In Example 1 we found the Fourier series of the square-wave function, but we don’t

know yet whether this function is equal to its Fourier series. Let’s investigate this question

graphically. Figure 2 shows the graphs of some of the partial sums

1 2 2 2

Snx sin x sin 3x sin nx

2 3 n

FOURIER SERIES ❙❙❙❙ 5

y y y

1 1 1

S£ S∞

S¡

_π π x _π π x _π π x

y y y

1 1 1

S¶ S¡¡ S¡∞

_π π x _π π x _π π x

FIGURE 2 Partial sums of the Fourier series for the square-wave function

function. It appears that the graph of Snx is approaching the graph of f x, except where

x 0 or x is an integer multiple of . In other words, it looks as if f is equal to the sum

of its Fourier series except at the points where f is discontinuous.

The following theorem, which we state without proof, says that this is typical of the

Fourier series of piecewise continuous functions. Recall that a piecewise continuous func-

tion has only a finite number of jump discontinuities on , . At a number a where f

has a jump discontinuity, the one-sided limits exist and we use the notation

xla x l a

f

are piecewise continuous on , , then the Fourier series (7) is convergent.

The sum of the Fourier series is equal to f x at all numbers x where f is continu-

ous. At the numbers x where f is discontinuous, the sum of the Fourier series is

the average of the right and left limits, that is

f x f x

1

2

Example 1, we get what we guessed from the graphs. Observe that

xl0 x l 0

and similarly for the other points at which f is discontinuous. The average of these left and

right limits is 12 , so for any integer n the Fourier Convergence Theorem says that

1

2

2 k1 2k 1

sin2k 1x

f x if n n

1

2 if x n

6 ❙❙❙❙ FOURIER SERIES

If a function f has period other than 2, we can find its Fourier series by making a change

of variable. Suppose f x has period 2L, that is f x 2L f x for all x. If we let

t xL and

then, as you can verify, t has period 2 and x L corresponds to t . The Fourier

series of t is

a0 a

n1

n cos nt bn sin nt

where

1

a0 y tt dt

2

1 1

an y tt cos nt dt bn y tt sin nt dt

If we now use the Substitution Rule with x Lt, then t xL, dt L dx, and

we have the following

a0

n1

a n cos

n x

L

bn sin
n x

L

where

|||| Notice that when L these formulas are 1 L

the same as those in (7). a0 y f x dx

2L L

and, for n 1,

an

1

L y

L

L

f x cos
n x

L

dx bn

1

L yL

L

f x sin

n x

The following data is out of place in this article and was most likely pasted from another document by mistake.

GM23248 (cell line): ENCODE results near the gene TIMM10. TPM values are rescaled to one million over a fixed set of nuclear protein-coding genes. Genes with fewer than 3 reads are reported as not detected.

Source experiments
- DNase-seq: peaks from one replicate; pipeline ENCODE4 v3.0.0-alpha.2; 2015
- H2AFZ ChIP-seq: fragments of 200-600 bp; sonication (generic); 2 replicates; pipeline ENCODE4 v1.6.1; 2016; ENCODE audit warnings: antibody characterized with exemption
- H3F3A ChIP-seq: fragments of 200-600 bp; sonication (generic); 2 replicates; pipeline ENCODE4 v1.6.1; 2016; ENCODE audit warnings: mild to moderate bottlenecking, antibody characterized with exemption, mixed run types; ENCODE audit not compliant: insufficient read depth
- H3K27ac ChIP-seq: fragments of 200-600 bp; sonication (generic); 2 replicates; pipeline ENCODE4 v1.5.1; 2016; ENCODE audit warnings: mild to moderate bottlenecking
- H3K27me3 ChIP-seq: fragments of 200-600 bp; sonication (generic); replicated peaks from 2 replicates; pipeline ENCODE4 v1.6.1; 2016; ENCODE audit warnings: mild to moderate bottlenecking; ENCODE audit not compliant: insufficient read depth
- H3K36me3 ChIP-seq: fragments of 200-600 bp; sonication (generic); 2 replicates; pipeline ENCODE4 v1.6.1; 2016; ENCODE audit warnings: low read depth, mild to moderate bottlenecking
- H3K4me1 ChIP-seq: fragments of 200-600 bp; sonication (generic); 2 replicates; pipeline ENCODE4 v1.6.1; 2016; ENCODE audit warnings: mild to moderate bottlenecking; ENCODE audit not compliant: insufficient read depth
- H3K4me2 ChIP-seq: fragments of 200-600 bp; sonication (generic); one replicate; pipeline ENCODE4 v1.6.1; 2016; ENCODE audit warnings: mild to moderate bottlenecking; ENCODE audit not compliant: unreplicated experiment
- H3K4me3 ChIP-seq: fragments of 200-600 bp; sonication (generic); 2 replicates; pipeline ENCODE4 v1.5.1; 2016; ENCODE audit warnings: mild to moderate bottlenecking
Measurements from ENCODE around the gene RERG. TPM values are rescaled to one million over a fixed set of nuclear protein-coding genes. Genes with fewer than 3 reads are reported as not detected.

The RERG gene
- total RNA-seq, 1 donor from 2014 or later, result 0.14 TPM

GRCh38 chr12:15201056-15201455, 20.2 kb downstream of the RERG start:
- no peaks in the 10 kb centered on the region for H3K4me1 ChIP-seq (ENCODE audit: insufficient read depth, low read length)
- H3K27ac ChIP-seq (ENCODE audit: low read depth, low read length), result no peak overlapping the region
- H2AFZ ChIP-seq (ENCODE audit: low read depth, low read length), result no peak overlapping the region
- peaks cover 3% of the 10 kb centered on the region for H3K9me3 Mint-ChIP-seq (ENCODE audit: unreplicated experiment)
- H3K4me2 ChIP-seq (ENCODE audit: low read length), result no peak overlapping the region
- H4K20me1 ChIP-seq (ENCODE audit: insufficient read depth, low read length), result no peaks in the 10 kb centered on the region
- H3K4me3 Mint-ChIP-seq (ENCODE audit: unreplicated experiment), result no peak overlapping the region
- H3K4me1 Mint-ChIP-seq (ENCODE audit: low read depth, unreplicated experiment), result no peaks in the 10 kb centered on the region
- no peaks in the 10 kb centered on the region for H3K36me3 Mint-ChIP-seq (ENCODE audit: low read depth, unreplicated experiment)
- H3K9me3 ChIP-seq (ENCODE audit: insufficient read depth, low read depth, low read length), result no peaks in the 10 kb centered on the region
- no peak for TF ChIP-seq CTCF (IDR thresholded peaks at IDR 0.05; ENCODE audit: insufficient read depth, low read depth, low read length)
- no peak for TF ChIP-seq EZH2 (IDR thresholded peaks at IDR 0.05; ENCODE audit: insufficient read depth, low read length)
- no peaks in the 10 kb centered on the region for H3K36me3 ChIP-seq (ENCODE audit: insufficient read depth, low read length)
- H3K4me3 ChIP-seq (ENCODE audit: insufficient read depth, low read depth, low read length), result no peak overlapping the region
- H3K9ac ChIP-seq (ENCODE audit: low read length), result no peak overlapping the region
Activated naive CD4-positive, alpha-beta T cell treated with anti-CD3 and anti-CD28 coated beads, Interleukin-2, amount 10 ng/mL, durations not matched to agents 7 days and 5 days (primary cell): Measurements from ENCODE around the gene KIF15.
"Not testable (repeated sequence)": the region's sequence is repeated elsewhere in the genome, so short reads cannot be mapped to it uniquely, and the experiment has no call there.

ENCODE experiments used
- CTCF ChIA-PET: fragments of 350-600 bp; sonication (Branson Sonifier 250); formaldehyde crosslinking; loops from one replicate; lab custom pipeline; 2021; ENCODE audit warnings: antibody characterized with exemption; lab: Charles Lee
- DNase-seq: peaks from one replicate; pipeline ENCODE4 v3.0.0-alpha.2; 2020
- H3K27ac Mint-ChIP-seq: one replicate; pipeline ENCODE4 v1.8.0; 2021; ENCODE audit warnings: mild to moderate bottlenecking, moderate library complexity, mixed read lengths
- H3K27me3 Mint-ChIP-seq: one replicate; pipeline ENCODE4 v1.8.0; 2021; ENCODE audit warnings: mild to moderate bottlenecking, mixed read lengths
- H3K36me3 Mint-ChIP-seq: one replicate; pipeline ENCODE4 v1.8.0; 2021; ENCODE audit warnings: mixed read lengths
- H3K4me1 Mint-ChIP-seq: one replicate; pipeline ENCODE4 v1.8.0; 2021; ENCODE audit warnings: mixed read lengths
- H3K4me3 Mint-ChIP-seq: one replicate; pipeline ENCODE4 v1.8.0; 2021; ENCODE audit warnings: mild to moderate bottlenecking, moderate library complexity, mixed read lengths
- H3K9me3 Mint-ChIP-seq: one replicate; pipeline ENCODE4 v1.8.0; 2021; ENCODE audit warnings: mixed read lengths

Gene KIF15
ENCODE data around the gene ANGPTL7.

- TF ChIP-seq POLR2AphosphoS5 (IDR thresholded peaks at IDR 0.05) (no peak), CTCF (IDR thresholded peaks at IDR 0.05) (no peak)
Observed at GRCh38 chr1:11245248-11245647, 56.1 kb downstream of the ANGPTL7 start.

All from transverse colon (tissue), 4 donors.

L

dx

Of course, the Fourier Convergence Theorem (8) is also valid for functions with period

2L.

EXAMPLE 2 Find the Fourier series of the triangular wave function defined by f x x

for 1 x 1 and f x 2 f x for all x. (The graph of f is shown in Figure 3.)

For which values of x is f x equal to the sum of its Fourier series?

y

FIGURE 3 _1 0 1 2 x

The triangular wave function

FOURIER SERIES ❙❙❙❙ 7

x dx y

1 0 1

a 0 12 y x dx 12 y x dx

1

2

1 1 0

|||| Notice that a 0 is more easily calculated as

an area.

14 x 2 ] 0

1 14 x 2 ] 1

0 12

and for n 1,

x cosn x dx 2 y

1 1

an y x cosn x dx

1 0

because y x cosn x is an even function. Here we integrate by parts with u x

and dv cosn x dx. Thus,

an 2

x

n

sinn x 1

0

2

n

y

0

1

sinn x dx

0

2

n

cosn x

n

1

0

2

n2 2

cos n 1

Since y x sinn x is an odd function, we see that

x sinn x dx 0

1

bn y

1

1

2cos n 1

cosn x

2 n1 n2 2

an

2

n2 2

cos n 1

0

4

2 2

n

if n is even

if n is odd

1 4 4 4

2 cos x cos3 x cos5 x

2 9 2 25 2

1 4

cos2k 1 x

2 n1 2k 12 2

The triangular wave function is continuous everywhere and so, according to the Fourier

Convergence Theorem, we have

1 4

f x cos2k 1 x for all x

2 n1 2k 12 2

8 ❙❙❙❙ FOURIER SERIES

In particular,

1 4

x

2 k1 2k 12 2

cos2k 1 x for 1 x 1

One of the main uses of Fourier series is in solving some of the differential equations that

arise in mathematical physics, such as the wave equation and the heat equation. (This is

covered in more advanced courses.) Here we explain briefly how Fourier series play a role

in the analysis and synthesis of musical sounds.

We hear a sound when our eardrums vibrate because of variations in air pressure. If a

guitar string is plucked, or a bow is drawn across a violin string, or a piano string is struck,